Sexing Up Sealants

Leffingwell proposes a ban on commonly used parking lot material

It's hard to make pollution stories sexy, and harder still when the pollutant on trial is something like coal-tar sealant, since nobody knows what it is.

Sexy or not, however, coal-tar sealant is all over Austin – city staff estimate that some 600,000 gallons of the sticky black goo are applied each year to protect and beautify Austin's parking lots. Coal-tar sealant is also toxic, which is why Council Member Lee Leffingwell made a big deal last Friday out of announcing a proposal to ban parking lot sealant from Austin pavement at Barton Springs, where random men in speedos livened up the press conference, as well as the otherwise impenetrable issue.

In a peer-reviewed study released in June, city staff and the U.S. Geological Survey found that water downstream from sealed parking lots frequently showed "hot spots" of PAH contamination – polycyclic aromatic hydrocarbon, a class of chemicals that for years have been increasing in urban waterways, although no one has been able to figure out why. In their study, the city and USGS claim they've cracked the code, and argue that sealants could be responsible for a vast majority of PAH contamination nationwide.

Here's how it works: Coal-tar sealant isn't so bad as long as it stays stuck to the parking lot. Unfortunately, it does not, (which is why manufacturers recommend frequent reapplication). It flakes off over time and washes off into lakes and streams, where it sits in the creek bed making aquatic critters ill in the gills. In the water, the PAHs pose no known health threat to humans. If it flakes off in the rain, however, critics warn it could also flake off under other circumstances, which is one more reason not to go traipsing around hot parking lots in bare feet, and one more reason to give the stuff the boot. Hence the ban, which would prohibit the use of coal-tar sealants within Austin and its extraterritorial jurisdiction and the sale of the sealant within Austin.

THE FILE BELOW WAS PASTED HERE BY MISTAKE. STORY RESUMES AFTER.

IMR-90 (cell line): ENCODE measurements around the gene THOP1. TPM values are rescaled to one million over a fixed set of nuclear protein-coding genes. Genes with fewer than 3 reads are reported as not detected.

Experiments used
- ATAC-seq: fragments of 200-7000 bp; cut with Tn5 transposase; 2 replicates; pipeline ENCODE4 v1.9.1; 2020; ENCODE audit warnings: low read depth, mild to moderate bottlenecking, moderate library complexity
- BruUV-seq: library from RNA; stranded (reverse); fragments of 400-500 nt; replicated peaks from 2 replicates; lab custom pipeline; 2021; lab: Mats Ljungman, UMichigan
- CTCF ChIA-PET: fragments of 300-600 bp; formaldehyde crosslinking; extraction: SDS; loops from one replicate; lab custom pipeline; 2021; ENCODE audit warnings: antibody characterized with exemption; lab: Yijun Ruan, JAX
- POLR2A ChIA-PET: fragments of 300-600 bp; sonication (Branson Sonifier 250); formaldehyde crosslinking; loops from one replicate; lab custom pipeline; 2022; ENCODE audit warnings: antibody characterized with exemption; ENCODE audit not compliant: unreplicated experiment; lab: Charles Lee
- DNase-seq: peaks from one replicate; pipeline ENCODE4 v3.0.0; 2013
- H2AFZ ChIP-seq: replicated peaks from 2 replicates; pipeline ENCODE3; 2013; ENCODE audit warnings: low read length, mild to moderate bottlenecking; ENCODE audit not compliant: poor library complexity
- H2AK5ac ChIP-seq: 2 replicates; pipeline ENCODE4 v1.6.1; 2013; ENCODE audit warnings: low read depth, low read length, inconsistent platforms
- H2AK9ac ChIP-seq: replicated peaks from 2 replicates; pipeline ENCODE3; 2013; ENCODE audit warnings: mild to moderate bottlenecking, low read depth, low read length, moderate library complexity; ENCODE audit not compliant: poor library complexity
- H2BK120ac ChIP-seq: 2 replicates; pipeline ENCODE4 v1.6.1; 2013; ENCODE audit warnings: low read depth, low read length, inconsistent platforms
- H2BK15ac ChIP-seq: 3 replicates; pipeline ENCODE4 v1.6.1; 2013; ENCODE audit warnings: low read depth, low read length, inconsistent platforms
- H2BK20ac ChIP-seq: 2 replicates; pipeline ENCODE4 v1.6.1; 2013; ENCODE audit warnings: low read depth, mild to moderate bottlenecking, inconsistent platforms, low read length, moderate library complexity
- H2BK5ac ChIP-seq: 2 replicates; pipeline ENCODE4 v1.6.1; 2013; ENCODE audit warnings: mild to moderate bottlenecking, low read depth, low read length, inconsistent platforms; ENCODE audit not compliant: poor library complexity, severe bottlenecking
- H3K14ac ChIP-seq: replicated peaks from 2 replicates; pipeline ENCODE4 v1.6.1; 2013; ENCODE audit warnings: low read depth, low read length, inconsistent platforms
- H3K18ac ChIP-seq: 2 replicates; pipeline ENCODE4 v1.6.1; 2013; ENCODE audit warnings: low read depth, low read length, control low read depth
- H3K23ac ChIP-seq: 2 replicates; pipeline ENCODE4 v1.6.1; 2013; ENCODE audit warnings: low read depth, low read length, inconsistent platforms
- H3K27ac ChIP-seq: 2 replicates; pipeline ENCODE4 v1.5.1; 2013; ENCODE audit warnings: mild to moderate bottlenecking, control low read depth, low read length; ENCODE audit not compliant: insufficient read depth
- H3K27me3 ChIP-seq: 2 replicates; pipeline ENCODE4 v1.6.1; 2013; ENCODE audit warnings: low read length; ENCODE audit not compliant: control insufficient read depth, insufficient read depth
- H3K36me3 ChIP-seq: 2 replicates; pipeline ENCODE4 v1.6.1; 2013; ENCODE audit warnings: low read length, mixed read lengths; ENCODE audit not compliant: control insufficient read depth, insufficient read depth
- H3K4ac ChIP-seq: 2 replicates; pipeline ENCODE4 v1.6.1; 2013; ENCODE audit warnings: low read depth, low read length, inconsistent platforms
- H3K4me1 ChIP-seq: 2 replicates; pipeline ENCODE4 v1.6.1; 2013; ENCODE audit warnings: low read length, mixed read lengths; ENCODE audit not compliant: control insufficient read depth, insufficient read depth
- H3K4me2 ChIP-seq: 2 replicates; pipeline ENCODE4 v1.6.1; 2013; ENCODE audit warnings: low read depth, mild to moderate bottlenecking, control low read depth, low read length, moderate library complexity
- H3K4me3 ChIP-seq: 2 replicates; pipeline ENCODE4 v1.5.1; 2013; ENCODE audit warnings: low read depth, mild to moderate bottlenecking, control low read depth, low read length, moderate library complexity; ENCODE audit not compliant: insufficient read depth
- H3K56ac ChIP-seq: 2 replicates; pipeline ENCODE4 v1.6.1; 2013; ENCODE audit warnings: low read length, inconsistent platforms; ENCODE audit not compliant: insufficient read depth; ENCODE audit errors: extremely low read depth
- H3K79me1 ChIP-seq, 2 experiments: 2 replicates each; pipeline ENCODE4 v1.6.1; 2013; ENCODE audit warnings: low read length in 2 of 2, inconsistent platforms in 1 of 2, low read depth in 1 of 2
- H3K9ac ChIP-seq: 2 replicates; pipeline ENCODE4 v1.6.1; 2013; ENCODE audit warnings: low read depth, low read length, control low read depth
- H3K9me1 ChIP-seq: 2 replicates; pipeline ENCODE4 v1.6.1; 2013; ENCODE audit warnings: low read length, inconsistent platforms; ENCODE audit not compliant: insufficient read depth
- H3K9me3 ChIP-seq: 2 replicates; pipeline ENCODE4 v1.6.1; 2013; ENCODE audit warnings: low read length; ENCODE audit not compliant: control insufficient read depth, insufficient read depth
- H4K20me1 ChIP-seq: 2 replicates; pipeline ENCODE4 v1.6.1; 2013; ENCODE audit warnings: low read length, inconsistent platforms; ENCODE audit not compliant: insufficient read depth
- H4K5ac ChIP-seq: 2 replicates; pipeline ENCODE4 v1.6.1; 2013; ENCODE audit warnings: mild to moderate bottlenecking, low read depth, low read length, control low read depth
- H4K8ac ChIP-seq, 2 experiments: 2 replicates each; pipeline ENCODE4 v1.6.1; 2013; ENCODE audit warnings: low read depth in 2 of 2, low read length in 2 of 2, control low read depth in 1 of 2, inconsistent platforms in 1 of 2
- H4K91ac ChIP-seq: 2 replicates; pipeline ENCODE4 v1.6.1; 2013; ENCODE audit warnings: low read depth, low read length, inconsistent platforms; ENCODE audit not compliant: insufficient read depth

"The environmental risk of anyone continuing to use coal-tar sealants in Austin is unacceptable," said Leffingwell. If the rest of council gets on board, the ban will take the city a step farther than the rather oxymoronic "voluntary ban" City Council called for in 2004. Leffingwell hopes to put the ban before council for official approval on Nov. 17. That will take Austin into territory no other city has trod, a fact Leffingwell proudly trumpeted. "We're on the leading edge on this one," he said.

Industry isn't so sure that a ban is the answer. Bob Demont, a toxicologist with the consulting firm ENVIRON International, which has been working with the sealant industry group to independently study the issue, said he expects the link between coal-tar sealants and PAH contamination to be a matter of continuing debate. "I think it's too early to determine what management approaches might be effective for [PAH contamination] in Austin," Demont said.

Leffingwell said he doubted the ban would have a major economic impact on local purveyors of parking lot products – other kinds of sealants would continue to be legal. He also admitted that there are downsides to leaving lots unsealed. "It does have a pleasing aesthetic impact," he said of sealants. So maybe coal tar is a little sexy after all.

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KEYWORDS FOR THIS STORY

environment, coal-tar sealant, polycyclic aromatic hydrocarbons, Lee Leffingwell, Bob Demont

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